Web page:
The parents of a 13-year-old girl who believe their daughter's October 2006 suicide was the result of a cruel cyber hoax are pushing for measures to protect other children online.
Tina and Ron Meier, who are now separated and plan to divorce, have taken up the cause of Internet safety after a bizarre twist in their daughter Megan Meier's death.
The mother of a former friend of Megan's allegedly created a fictitious profile in order to gain Megan's trust and learn what Megan was saying about her daughter. But the communication eventually turned hostile.
"There needs to be some sort of regulations out there to protect children. Parents can only be in so many places and so many times," Tina Meier said on "Good Morning America Weekend Edition" Sunday. "I wish there were regulations with these forums. There's got to be something."
The Meiers said they are unsure why someone would do such a thing.
"We don't know. How do you get in the mind of somebody? We just have no idea," Tina Meier said.
While the Meiers do not believe it was the woman's intent to have Megan commit suicide, they do hold her solely responsible for the death.
"I believe they are the ones who took her to the edge of the cliff and forced her to go over," Ron Meier said on "GMA." "Everything that we found out so far -- it was the sole idea of the mother."
He added that he did not believe the mother was acting on her daughter's behalf.
Megan Meier sometimes suffered from low self-esteem and was on medication at the time of her death. But her family said she looked forward to her 14th birthday and having her braces removed.
When a cute boy befriended Megan on the social networking site MySpace, the two formed a quick connection during their more than month-long relationship.
"She got this e-mail from this boy named Josh Evans," Tina Meier said.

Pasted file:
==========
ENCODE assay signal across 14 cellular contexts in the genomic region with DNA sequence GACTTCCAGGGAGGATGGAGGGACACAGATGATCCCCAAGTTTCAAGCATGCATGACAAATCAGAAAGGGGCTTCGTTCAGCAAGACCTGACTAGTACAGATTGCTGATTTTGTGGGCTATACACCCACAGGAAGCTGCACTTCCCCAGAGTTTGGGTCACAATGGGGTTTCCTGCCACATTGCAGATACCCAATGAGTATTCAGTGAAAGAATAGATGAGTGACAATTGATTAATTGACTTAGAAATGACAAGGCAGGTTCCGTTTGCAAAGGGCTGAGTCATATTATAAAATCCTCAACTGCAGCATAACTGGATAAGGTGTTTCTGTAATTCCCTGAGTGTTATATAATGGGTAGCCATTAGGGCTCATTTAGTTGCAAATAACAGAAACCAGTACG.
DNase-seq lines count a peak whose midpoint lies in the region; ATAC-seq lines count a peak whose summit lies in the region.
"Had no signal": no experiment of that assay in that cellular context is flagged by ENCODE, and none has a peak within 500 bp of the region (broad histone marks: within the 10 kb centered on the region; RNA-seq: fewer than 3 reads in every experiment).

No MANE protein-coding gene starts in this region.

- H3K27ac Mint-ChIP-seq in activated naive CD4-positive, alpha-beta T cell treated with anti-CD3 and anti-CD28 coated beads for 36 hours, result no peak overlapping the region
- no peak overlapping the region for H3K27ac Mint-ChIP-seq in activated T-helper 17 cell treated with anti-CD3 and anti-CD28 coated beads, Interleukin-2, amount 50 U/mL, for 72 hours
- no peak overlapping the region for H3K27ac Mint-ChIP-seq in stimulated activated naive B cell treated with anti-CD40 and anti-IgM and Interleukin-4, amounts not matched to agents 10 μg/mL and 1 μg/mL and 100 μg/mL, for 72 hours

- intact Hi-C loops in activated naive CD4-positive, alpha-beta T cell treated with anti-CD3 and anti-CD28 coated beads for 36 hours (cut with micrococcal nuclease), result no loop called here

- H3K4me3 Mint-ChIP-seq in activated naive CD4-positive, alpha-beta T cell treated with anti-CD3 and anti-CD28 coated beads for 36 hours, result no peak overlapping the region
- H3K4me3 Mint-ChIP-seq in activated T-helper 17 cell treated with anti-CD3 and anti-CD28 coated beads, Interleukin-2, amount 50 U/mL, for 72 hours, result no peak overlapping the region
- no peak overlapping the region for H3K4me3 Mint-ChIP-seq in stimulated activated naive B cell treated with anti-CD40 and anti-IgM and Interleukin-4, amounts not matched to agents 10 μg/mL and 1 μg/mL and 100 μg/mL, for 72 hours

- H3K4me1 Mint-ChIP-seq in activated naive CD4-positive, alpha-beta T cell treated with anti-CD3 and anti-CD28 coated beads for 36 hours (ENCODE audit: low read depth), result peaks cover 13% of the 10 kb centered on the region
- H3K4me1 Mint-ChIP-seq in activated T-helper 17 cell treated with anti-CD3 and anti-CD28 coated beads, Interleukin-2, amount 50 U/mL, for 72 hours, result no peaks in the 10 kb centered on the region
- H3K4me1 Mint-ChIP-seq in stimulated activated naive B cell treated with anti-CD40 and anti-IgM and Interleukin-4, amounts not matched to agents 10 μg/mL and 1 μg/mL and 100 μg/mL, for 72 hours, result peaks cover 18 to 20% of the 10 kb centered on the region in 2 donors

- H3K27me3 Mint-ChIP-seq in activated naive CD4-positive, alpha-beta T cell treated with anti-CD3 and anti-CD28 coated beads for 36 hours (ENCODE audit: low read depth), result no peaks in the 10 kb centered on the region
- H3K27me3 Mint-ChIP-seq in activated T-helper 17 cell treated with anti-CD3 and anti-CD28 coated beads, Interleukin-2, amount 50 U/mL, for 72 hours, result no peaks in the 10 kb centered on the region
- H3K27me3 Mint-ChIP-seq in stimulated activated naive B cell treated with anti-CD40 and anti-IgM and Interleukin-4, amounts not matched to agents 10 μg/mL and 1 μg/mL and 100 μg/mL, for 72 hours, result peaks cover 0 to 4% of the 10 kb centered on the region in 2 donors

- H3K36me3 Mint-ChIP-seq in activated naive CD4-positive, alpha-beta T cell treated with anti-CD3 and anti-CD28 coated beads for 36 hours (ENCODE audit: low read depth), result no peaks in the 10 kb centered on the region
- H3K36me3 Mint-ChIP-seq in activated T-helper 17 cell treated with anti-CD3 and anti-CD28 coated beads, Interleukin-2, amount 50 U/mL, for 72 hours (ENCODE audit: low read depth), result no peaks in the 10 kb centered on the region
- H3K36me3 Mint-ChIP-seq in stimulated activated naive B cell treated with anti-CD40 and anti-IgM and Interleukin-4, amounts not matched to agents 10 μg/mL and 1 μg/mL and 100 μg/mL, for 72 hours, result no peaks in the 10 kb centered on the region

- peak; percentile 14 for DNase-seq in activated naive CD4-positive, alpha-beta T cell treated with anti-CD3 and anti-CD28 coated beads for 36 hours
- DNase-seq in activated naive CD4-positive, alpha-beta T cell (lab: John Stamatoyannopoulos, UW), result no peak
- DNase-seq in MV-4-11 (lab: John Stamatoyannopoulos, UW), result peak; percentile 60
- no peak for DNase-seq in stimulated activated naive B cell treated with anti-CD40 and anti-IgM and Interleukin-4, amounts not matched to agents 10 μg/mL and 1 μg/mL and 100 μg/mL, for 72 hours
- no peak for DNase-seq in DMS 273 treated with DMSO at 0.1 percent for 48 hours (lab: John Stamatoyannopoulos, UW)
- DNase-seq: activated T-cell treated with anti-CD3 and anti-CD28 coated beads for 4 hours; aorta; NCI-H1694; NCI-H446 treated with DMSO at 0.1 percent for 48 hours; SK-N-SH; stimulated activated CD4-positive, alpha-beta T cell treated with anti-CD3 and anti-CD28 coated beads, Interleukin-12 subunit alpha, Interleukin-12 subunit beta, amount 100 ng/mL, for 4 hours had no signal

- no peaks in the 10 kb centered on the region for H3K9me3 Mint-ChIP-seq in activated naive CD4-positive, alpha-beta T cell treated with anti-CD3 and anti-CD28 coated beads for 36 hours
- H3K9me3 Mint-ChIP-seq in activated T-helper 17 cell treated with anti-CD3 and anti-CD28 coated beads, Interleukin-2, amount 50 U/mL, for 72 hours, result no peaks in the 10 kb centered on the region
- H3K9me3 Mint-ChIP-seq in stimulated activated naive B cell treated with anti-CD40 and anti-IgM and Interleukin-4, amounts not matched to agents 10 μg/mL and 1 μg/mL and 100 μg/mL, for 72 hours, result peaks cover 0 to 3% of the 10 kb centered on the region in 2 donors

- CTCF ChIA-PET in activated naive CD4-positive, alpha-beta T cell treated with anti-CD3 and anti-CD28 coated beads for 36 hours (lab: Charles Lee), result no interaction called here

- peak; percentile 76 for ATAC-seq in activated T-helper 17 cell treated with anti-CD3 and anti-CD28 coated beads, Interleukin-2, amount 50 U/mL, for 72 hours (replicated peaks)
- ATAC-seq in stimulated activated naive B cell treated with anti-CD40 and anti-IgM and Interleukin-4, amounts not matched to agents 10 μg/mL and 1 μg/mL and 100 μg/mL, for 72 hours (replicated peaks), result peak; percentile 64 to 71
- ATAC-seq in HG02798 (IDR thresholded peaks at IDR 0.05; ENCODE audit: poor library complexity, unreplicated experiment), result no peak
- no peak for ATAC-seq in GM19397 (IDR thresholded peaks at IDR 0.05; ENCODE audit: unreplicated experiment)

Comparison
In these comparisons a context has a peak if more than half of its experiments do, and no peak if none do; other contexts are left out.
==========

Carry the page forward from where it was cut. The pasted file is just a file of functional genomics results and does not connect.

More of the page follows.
Evans claimed to be a 16-year-old boy who lived nearby and was home schooled. But what began as a promising online friendship soon turned sour, as compliments turned to insults.
Evans said he didn't have a phone and so Megan couldn't talk to him. But the two continued their communication online, despite some red flags Tina Meier said she saw.
"It was just that nervous mom," Tina Meier said. She called police to find out if they could determine if a MySpace account was real. They couldn't.
Still, all seemed to go well between Megan and Josh until an unsettling message started a tragic chain of events.
"Megan gets an e-mail, or a message from Josh on her MySpace on Oct. 15, 2006, saying, 'I don't know if I want to be friends with you any longer because I hear you're not nice to your friends,'" Tina Meier said.
Someone using Josh's account was sending cruel messages and Megan called her mother, saying electronic bulletins were being posted about her, saying things like, "Megan Meier is a slut. Megan Meier is fat," according to the Associated Press.
The cyber exchange devastated Megan, who was unable to understand how and why her friendship unraveled. The stress and frustration was too much for Megan, who had a history of depression.
Tina Meier discovered her daughter's body in a bedroom closet on Oct. 16, 2006. Megan had hanged herself and died a day later.
But six weeks after Megan's death, the Meiers learned Josh Evans never existed. A mother, who had learned of the page from her own daughter, told the Meiers a neighborhood mom had created and monitored Evans' profile and page.
There was a connection between the Meiers and the family with the mother accused of running Evans' profile. In fact, the woman who created the profile had asked the Meiers if her family could store their foosball table.
Once they learned of the family's involvement, the Meiers destroyed the table, placed it in the woman's yard and encouraged the family to move, according to the AP.
"That's the biggest tragedy of this whole thing: An adult did it," Ron Meier said.
While the woman who created the fake profile has not been charged with a crime, residents have proposed a new ordinance related to child endangerment and Internet harassment. It could come before city leaders on Wednesday, according to the AP.
In the information age, playground poundings have moved to online chat rooms and instant messages. Nearly half of all teenagers report they have been the victim of cyber attacks. Everything from text messaging to e-mail can be used to bully victims. Some people even create Web sites solely dedicated to harassment.
It may be difficult for a well-meaning child to initially tell the difference between friend and foe online.
"When emotionally vulnerable young people get online, they can be very easily manipulated," said Nancy Willard, executive director of the Center for Safe and Responsible Internet Use.
Ron Meier said parents should be mindful of their children's online activities and relationships.
"Be as watchful as you can be," he said.